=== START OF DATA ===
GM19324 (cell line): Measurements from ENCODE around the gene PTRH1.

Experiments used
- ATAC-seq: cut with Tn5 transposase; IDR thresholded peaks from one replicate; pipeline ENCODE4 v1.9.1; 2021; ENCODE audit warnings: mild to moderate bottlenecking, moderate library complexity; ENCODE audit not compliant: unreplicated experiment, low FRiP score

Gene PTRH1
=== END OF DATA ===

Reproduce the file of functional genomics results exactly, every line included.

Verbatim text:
GM19324 (cell line): Measurements from ENCODE around the gene PTRH1.

Experiments used
- ATAC-seq: cut with Tn5 transposase; IDR thresholded peaks from one replicate; pipeline ENCODE4 v1.9.1; 2021; ENCODE audit warnings: mild to moderate bottlenecking, moderate library complexity; ENCODE audit not compliant: unreplicated experiment, low FRiP score

Gene PTRH1